As experienced drunks we learned to pick our battles carefully, to weigh the odds and strike effectively.  As sober patriots we need to do the same.  Ranting over the results of an election, becoming immobilized with anger, and rattling off insults and profanity will not protect the America we cherish and love.  As recovering alcoholics we know how dangerous and unproductive anger can be.  It serves no purpose in our lives.

America’s challenges are daunting just as our personal challenges were in our addictions.  But, with the God of our understanding in charge we can be victorious in any battles we face.  Intelligent direction of effort, dedication to purpose, and, as President Obama stated in his farewell address, the “Yes we can” attitude will prevail.

It’s inevitable.  The God of our understanding did not create a humanity where one race, one creed, one lifestyle is favored over others.  The darkness of bigotry, intolerance, and injustice cannot survive in the light of our God’s mercy and love.  But, it’s up to us to carry that light, to live in that light in all our affairs.

Onward!  We have a country to protect.

KISS 2016 GOODBYE

I’ve learned not to make resolutions for New Year’s after many failed attempts to change things I perceive as unhealthy or immoral.  I mean really, what’s so darned unhealthy about a Krispie Kreme in bed once in a while?  However, I do prioritize the opening prayer we recite at the meeting tables:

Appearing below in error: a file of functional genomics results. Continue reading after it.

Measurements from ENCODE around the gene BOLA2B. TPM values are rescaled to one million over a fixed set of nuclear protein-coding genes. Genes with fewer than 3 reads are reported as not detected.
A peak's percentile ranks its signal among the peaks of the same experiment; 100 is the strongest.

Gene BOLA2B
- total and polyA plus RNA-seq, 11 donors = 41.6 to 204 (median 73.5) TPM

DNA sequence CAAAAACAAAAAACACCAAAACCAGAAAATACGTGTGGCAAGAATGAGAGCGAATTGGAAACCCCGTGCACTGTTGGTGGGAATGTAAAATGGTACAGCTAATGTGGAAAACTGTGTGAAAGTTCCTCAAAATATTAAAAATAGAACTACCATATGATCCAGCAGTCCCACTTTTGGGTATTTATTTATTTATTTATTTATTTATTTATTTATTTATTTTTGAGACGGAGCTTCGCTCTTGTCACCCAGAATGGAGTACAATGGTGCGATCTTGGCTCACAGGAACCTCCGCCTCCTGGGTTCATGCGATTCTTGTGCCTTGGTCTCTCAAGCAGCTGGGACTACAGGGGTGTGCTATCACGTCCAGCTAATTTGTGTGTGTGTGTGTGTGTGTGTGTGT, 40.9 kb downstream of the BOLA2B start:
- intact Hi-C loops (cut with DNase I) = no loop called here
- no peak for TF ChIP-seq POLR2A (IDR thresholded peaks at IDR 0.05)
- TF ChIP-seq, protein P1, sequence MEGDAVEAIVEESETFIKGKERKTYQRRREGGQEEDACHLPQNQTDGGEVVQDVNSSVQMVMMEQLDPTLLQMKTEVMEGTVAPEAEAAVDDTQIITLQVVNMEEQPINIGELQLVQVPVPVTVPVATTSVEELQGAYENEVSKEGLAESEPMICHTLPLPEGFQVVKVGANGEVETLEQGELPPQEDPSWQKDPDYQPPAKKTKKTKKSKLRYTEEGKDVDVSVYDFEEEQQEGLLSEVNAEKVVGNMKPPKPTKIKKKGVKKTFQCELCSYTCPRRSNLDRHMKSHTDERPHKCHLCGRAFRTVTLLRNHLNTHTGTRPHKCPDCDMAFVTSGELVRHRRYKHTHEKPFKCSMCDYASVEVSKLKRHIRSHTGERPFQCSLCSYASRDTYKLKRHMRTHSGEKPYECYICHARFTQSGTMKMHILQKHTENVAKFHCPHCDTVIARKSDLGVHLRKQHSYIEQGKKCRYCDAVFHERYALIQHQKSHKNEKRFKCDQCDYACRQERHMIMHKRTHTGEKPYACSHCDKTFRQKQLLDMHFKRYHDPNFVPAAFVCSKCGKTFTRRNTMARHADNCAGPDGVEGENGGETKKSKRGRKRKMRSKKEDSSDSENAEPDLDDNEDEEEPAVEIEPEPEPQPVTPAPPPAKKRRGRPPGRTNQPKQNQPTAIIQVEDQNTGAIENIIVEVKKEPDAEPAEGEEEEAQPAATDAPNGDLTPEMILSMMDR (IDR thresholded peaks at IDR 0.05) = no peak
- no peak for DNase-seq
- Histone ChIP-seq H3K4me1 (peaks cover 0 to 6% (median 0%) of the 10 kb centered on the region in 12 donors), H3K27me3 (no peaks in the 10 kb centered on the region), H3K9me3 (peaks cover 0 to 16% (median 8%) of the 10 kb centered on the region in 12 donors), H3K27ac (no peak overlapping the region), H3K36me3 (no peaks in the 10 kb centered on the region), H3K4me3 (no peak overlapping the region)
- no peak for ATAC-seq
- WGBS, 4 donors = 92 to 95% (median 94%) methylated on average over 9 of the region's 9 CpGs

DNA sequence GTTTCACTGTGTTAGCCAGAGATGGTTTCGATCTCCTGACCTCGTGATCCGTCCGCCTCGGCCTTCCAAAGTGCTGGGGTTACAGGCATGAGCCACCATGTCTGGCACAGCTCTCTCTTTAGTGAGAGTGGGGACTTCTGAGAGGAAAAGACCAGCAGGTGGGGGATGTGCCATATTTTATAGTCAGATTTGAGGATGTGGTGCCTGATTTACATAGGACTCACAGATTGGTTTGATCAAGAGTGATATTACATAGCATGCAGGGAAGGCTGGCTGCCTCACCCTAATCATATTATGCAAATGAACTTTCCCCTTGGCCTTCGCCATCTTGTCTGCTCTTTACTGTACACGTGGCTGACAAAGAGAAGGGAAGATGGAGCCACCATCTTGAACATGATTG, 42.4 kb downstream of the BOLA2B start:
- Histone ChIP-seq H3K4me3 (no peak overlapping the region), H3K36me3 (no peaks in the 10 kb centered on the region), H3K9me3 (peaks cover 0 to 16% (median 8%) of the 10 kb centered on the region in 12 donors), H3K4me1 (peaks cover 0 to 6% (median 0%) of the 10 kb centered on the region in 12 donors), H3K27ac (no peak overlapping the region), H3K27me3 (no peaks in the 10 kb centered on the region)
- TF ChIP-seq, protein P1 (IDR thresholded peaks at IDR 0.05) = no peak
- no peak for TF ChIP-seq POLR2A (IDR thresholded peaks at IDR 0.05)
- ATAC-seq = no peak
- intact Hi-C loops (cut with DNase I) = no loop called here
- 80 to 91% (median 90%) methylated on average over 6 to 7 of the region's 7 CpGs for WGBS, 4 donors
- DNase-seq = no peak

“God grant me the serenity to accept the things I cannot change, courage to change the things I can, and the wisdom to know the difference.”

Of course, being the alcoholic that I am (some of us are sicker than others), I find need to amend this prayer by adding “things I cannot change such as my past and other people, things I can change such as my future and myself, and the wisdom which is found in my recovery program.”

Works for me.  No regrets in February when I’ve gained weight rather than lost 5 pounds, when I’ve cut loose with a few cuss words rather than a prayer for someone I dislike, when I’ve spent too much on my credit card.  Keeping resolutions simple is sober living at its best.

For 2017, I wish everyone a great year filled with compassion and understanding.  Whether you are one who is facing challenges in recovery or you are one looking for spirituality in a crazy, screwed-up world, remember there is a Higher Power which has everything under control.  Simply ask that almighty power for the serenity, courage, and wisdom.

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COMPASSION

com·pas·sion

[kəmˈpaSHən]

 NOUN
  1. sympathetic pity and concern for the sufferings or misfortunes of others:
    “the victims should be treated with compassion”

    synonyms: pity · sympathy · empathy · fellow feeling · care · concern · solicitude-sensitivity · warmth · love · tenderness · mercy · leniency · tolerance · kindness ·humanity · charity

     
    antonyms: indifference · cruelty
     

“Lord, compassion, it’s really tough sometimes.  I just don’t feel it when looking at the world we have today.  Terrorists killing people.  Criminals killing people.  White hating black. Black hating white.  Christians hating Muslims.  Do you really expect me to have warm, fuzzy, compassionate feelings for people?”